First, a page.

States, leeway for government is greatest in Britain. So media coverage might primarily affect the strategic range of government action in the United States and Germany and not in Britain. Of course demographic and financial pressures vary across countries, too. However, it is not possible in this chapter to systematically control for the influence of socio-economic variables compared to institutional variables. Assessing the impact of the mass media is more about the framing of socio-economic pressure not the objective data (Strünck 2005). So the chapter will point out how media influence on the policy debate might also transform political institutions in pension politics. In a first step I will briefly summarize the impact the mass media can theoretically have on pension politics. Following this, I will describe paths of pension reform in Germany, Britain, and the United States. Additionally, I will highlight the role of public debate and media coverage in policy making. Does this impact vary across the three countries due to differences of institutions and electoral politics? As a starting point I pick the case of Germany where pension politics has typically been embedded in a ‘grand coalition state’ (Schmidt 1996) for a long time, but has apparently been traded for a more adversarial style of policy making.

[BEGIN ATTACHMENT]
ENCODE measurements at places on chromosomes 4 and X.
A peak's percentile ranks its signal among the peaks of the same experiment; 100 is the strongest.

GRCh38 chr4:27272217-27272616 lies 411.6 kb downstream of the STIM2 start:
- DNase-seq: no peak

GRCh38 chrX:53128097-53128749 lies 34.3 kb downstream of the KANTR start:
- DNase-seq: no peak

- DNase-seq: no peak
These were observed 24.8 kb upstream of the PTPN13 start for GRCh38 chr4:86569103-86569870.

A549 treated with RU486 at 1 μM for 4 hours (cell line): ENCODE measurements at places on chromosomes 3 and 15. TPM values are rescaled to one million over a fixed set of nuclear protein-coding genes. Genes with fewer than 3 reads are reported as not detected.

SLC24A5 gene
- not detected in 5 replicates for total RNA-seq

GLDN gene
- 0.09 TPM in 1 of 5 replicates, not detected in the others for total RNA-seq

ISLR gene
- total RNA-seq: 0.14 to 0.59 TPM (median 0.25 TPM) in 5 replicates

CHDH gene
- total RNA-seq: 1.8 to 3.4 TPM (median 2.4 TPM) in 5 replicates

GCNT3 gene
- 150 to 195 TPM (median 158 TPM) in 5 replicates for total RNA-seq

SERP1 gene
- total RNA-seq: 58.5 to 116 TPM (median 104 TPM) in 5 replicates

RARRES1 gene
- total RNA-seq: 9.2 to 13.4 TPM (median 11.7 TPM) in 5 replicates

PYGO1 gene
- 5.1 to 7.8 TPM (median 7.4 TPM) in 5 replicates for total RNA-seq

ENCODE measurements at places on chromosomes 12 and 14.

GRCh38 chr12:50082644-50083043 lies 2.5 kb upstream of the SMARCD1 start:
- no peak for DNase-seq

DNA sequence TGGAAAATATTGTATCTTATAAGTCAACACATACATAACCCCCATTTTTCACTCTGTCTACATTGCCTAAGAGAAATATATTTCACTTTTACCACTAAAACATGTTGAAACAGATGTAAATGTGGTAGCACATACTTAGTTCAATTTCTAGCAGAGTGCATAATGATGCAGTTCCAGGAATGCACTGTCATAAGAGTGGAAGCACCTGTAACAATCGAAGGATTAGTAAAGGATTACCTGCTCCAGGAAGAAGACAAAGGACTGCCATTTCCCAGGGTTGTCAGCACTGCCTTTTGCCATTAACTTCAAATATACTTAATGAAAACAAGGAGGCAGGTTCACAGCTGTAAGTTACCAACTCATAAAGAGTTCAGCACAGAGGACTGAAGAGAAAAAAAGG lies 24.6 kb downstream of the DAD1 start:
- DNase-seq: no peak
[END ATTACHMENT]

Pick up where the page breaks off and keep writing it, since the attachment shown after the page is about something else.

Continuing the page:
Mass media and the politics of pension reform: theoretical arguments Policy makers are often sensitive to sudden shifts and events. This holds especially true for policies that are exposed to cyclical turns or events like crises or scandals. Foreign policy, economic policy or environmental policy serve as good examples. Pension politics stands out because there are usually no shocks that might undermine policy making in that field, at least when it comes to public pension schemes. Parameters that influence pensions are all predictable or automatically linked to pension adjustment. Additionally, the technical core of pensions is handled by long-serving experts, civil servants and politicians that usually form a closed shop of policy networks. The institutional setting of pension politics gets little exposure to media coverage. Politics of pension reform have often followed the ‘parallel processing’ (Baumgartner and Jones 1993) type of policy making. It means that there is no dramaturgy of action and reaction but rather a continuous process of policy making in different networks. This is the classic style of policy-making when it comes to policies which heavily rest on expertise and long-term decisions. This stands in contrast to serial processing which shapes issues that are highly controversial and volatile. Very often a scientific consensus forms the backbone of parallel processing (Fischer and Forester 1993). Parallel processing also means that governments are not the most important actors. Instead it is rather secretive policy networks that are in charge. There is even widespread expectation that governments must not interfere with basic functions of pension schemes. It is obvious that short-term democratic politics and long-term stability of pensions can be at odds sometimes.